I would say that the first steps for those interested in libertarianism isn’t necessarily to jump deep into the political philosophy, although it is essential in the end. I think a better base is in history, in the whole story. It’s in getting your news from many outlets. It’s in learning how the system works and who your representatives are. And it’s in taking to heart one key principle: You are the safeguard of your own liberty. To refuse to protect it and fight for it is to effectively give it away.

Swayze: From Left to Liberty – A Journey

JohnStuartMill

 

Chris Spangle can vouch for me when I say that I’ve been “meaning to get involved” since 2006. Yet I hadn’t officially joined the LPIN until now.

My journey toward libertarianism was a slow, albeit radical, one. If you asked me my political party affiliation in 2004, I would have said Republican. In 2008, I was more anti-Obama than pro-anything. In 2012 I called myself liberal. In 2013, I finally called myself a Libertarian.

I was first introduced to libertarianism through Dr. Louise Morton’s Ethics class at IUPUI. Among other works, John Stuart Mill’s “On Liberty” was one which was discussed. I devoured it in an hour despite Mill’s abuse of the English language. It made sense to me that as human beings we have the right to liberty so long as we do not harm other people. He was the first philosopher I read that so clearly argued for liberty in such a logical faction. My dog-eared copy had this section highlighted in Chapter 3, “On Individuality as One of the Element of Well Being”:

“…men should be free to act upon their opinions – to carry these out in their lives, without hindrance, either physical or moral, from their fellow-men, so long as it is at their own risk and peril.”

What he states is the theory that men should be free to act as they please so long as they don’t harm anyone. In essence, it is not the government’s job to police people. Although Mill used “society” more often than “government”, the principle is the same. So you do drugs but only harm yourself? Great. Want to eat sugar-laden frankenfoods and give yourself cancer? So be it. To me, it is logical to suggest that when individuals make an educated decision to act irresponsibly, then they should be held accountable for their own stupidity. Of course, some people are ignorant of the consequences of their actions, but that can be rectified through education. Mill suggested that intervention and criminal action should only take place when an individual begins to harm someone else. To say that we need to keep people from harming themselves is to say that we do not have liberty over our own lives.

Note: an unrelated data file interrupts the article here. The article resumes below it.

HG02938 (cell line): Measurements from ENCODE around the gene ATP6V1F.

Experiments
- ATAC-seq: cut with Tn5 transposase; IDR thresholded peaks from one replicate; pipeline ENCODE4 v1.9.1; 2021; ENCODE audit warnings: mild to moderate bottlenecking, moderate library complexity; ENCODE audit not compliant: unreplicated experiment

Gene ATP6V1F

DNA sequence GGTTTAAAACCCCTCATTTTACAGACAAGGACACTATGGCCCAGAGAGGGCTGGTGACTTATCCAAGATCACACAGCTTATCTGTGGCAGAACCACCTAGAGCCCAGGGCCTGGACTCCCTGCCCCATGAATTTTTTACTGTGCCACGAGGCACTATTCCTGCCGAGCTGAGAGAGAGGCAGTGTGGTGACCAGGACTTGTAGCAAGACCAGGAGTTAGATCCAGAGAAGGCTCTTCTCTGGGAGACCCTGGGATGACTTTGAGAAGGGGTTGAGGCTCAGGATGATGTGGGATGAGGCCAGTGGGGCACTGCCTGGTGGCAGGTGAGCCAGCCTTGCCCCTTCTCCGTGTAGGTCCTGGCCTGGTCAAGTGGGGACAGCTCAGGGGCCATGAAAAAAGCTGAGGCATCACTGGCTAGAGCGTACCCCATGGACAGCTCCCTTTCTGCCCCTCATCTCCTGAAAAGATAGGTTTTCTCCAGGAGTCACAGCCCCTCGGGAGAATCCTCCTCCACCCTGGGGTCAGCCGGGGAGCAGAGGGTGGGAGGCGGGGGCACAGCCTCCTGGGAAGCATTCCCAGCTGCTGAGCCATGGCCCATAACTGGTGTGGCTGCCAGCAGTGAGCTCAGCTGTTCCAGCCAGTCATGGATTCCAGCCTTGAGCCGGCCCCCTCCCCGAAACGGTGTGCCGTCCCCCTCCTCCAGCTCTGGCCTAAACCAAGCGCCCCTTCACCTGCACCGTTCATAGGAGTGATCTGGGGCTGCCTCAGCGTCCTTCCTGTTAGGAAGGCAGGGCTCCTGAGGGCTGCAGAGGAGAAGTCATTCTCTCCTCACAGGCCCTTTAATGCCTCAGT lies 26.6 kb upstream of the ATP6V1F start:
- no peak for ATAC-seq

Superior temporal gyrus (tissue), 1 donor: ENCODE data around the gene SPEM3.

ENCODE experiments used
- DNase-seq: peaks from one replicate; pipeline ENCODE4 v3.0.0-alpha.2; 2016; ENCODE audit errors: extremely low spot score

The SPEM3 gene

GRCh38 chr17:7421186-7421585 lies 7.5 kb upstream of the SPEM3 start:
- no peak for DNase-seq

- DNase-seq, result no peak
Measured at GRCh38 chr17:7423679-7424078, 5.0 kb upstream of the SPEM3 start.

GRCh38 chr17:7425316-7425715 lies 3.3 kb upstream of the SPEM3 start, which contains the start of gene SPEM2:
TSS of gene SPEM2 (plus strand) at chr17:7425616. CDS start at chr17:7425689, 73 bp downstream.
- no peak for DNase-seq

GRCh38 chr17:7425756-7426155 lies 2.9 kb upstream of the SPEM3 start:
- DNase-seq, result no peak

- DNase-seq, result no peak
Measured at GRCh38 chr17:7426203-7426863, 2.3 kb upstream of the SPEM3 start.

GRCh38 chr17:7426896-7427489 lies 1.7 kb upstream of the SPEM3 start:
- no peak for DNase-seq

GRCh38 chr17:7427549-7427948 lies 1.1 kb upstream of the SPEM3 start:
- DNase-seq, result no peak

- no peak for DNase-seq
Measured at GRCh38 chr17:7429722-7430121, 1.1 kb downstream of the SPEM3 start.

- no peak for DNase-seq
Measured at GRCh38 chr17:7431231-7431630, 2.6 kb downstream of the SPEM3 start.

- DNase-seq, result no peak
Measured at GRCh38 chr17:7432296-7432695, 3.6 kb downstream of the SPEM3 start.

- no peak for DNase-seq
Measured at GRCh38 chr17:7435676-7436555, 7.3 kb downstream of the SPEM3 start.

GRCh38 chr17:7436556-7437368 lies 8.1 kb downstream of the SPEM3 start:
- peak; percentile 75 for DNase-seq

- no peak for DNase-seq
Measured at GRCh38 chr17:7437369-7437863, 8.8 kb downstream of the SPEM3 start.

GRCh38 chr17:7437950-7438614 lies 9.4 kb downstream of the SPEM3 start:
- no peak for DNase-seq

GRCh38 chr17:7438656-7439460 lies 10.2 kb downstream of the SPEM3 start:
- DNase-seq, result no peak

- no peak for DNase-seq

Despite the love I felt for libertarianism, I didn’t join the party after this introduction. I do remember feeling very creeped out by the pro-Obama crazies at the time, and that took up more of my energy than seeking out libertarian causes. My in-between years were spent listening to AM 1430 from morning to-night, including Abdul, Neal Boortz, and Glenn Beck.